281  conditions can be introduced. These conditions effectively dampen the wave  conditions can be introduced. These conditions effectively dampen the wave energy
282  energy as they approach the bounday and thus prevent that energy from being  as they approach the boundary and thus prevent that energy from being reflected.
283  reflected. This type of approach is used typically when a model only represents  This type of approach is typically used when a model is shrunk to decrease
284  a small portion of the entire model, which in reality may have infinite bounds.  computational requirements. In practise this applies to almost all models,
285  It is inpractical to calculate the solution for an infinite model and thus ABCs  especially in earth sciences where the entire planet or a large enough
286  allow us the create an approximate solution with small to zero boundary effects  portional of it cannot be modelled efficiently when considering small scale
287  on a model with a solvable size.  problems. It is impractical to calculate the solution for an infinite model and thus ABCs allow
288    us the create an approximate solution with small to zero boundary effects on a
289    model with a solvable size.
290    
291  To dampen the waves, the method of \citet{Cerjan1985}  To dampen the waves, the method of \citet{Cerjan1985}
292  where the solution and the stress are multiplied by a damping function defined  where the solution and the stress are multiplied by a damping function defined
# Line 345  resulting boundary damping function can Line 348  resulting boundary damping function can
348  For stiff problems like the wave equation it is often prudent to implement  For stiff problems like the wave equation it is often prudent to implement
349  second order meshing. This creates a more accurate mesh approximation with some  second order meshing. This creates a more accurate mesh approximation with some
350  increased processing cost. To turn second order meshing on, the \verb!rectangle!  increased processing cost. To turn second order meshing on, the \verb!rectangle!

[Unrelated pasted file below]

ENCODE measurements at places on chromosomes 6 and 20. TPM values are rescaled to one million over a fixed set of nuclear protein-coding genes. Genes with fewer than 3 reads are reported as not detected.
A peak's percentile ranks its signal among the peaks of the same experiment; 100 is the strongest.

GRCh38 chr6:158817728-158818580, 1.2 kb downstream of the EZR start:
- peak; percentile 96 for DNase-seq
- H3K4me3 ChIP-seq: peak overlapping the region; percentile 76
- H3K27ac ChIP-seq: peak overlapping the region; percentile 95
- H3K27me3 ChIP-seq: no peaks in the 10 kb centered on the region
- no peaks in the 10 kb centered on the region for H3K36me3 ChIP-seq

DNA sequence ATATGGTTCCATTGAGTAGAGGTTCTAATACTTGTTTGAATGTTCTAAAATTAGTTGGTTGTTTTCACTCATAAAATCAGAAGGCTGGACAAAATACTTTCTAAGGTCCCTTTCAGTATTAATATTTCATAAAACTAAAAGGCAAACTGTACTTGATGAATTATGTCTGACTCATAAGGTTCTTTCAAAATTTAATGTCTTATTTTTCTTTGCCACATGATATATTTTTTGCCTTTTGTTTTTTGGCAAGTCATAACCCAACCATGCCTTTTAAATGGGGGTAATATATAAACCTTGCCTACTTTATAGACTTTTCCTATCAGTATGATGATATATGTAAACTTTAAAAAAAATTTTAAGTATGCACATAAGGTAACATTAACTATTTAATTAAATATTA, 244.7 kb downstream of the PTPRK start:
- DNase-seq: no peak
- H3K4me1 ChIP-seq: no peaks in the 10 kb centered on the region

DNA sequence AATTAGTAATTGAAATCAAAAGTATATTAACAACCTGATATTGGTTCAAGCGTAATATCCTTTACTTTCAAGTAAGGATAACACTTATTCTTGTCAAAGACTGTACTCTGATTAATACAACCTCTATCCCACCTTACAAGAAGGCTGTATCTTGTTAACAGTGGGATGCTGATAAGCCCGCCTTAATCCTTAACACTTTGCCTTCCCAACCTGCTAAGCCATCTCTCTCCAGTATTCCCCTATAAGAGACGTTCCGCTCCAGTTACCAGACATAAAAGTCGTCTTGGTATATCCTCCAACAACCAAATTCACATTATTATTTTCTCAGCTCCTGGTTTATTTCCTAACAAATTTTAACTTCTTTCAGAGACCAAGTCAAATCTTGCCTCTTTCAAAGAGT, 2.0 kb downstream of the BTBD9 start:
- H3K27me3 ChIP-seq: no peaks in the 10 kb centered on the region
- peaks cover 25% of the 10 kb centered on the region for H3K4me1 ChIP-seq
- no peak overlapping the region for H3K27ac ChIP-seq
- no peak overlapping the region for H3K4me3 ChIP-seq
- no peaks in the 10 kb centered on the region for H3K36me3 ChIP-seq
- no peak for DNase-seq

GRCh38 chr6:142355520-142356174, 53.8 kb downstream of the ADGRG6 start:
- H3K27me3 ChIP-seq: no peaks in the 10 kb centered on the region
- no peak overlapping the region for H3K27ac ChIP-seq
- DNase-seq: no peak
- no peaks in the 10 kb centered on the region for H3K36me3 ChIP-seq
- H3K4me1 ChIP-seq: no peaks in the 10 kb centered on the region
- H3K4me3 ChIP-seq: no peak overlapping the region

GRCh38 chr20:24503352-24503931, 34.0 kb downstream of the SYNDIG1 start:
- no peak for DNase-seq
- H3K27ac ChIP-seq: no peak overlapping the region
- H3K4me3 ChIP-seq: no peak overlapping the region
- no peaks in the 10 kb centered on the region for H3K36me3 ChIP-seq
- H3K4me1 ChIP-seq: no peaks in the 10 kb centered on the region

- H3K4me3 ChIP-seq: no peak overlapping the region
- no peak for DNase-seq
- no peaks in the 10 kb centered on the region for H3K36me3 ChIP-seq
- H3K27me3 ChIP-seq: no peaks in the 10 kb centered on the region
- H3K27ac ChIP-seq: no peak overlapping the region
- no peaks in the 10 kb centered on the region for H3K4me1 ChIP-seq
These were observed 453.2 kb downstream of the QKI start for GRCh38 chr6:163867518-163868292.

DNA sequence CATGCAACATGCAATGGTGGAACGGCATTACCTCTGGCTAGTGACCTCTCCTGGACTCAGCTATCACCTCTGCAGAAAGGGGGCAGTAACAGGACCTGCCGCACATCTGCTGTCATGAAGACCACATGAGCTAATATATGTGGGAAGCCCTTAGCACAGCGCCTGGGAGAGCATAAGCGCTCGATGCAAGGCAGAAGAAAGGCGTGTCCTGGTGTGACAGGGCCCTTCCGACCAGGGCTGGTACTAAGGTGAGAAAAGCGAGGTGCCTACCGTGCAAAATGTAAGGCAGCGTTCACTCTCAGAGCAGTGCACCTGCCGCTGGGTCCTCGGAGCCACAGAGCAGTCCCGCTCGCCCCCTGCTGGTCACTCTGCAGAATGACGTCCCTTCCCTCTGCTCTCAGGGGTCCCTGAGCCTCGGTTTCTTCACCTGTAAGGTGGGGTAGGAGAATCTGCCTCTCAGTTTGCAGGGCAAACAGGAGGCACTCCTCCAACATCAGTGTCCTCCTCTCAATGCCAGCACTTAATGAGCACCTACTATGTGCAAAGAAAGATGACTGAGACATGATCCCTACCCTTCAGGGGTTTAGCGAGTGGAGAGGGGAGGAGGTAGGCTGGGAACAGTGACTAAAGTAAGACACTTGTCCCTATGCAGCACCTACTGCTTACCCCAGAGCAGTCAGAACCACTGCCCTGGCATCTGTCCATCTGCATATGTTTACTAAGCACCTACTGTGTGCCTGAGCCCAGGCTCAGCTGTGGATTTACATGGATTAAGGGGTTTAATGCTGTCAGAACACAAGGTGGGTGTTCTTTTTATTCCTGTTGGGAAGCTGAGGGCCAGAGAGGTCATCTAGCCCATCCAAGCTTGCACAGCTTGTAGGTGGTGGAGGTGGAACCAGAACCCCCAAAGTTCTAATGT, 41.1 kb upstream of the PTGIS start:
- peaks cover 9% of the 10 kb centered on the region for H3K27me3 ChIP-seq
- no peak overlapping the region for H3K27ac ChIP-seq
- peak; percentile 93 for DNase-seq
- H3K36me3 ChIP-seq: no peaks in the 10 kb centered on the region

351  function accpets an \verb!order! keyword argument.  function accepts an \verb!order! keyword argument.
352  \begin{python}  \begin{python}
353  domain=Rectangle(l0=mx,l1=my,n0=ndx, n1=ndy,order=2) # create the domain  domain=Rectangle(l0=mx,l1=my,n0=ndx, n1=ndy,order=2) # create the domain
354  \end{python}  \end{python}
# Line 389  the mesh by half. Line 392  the mesh by half.
392  \section{Pycad example}  \section{Pycad example}
393  \sslist{example08c.py}  \sslist{example08c.py}
394  To make the problem more interesting we will now introduce an interface to the  To make the problem more interesting we will now introduce an interface to the
395  middle of the domain. Infact we will use the same domain as we did for heat flux  middle of the domain. In fact we will use the same domain as we did fora
396  in \autoref{CHAP HEAT 2}. The domain contains a syncline with two set of  different set of material properties on either side of the interface.
 material properties on either side of the interface.  
397    
398  \begin{figure}[ht]  \begin{figure}[ht]
399  \begin{center}  \begin{center}
# Line 415  rho=Scalar(0,Function(domain)) Line 417  rho=Scalar(0,Function(domain))
417  rho.setTaggedValue("top",rho1)  rho.setTaggedValue("top",rho1)
418  rho.setTaggedValue("bottom",rho2)  rho.setTaggedValue("bottom",rho2)
419  \end{python}  \end{python}
420  Don't forget that teh source boudnary must also be tagged and added so it can be  Don't forget that the source boundary must also be tagged and added so it can
421  referenced  be referenced
422  \begin{python}  \begin{python}
423  # Add the subdomains and flux boundaries.  # Add the subdomains and flux boundaries.
424  d.addItems(PropertySet("top",tblock),PropertySet("bottom",bblock),\  d.addItems(PropertySet("top",tblock),PropertySet("bottom",bblock),\
425                                       PropertySet("linetop",l30))                                       PropertySet("linetop",l30))
426  \end{python}  \end{python}
427  It is now possible to solve the script as in the previous examples.  It is now possible to solve the script as in the previous examples
428    (\autoref{fig:ex08cres}).
429    
430  \begin{figure}[ht]  \begin{figure}[ht]
431  \centering  \centering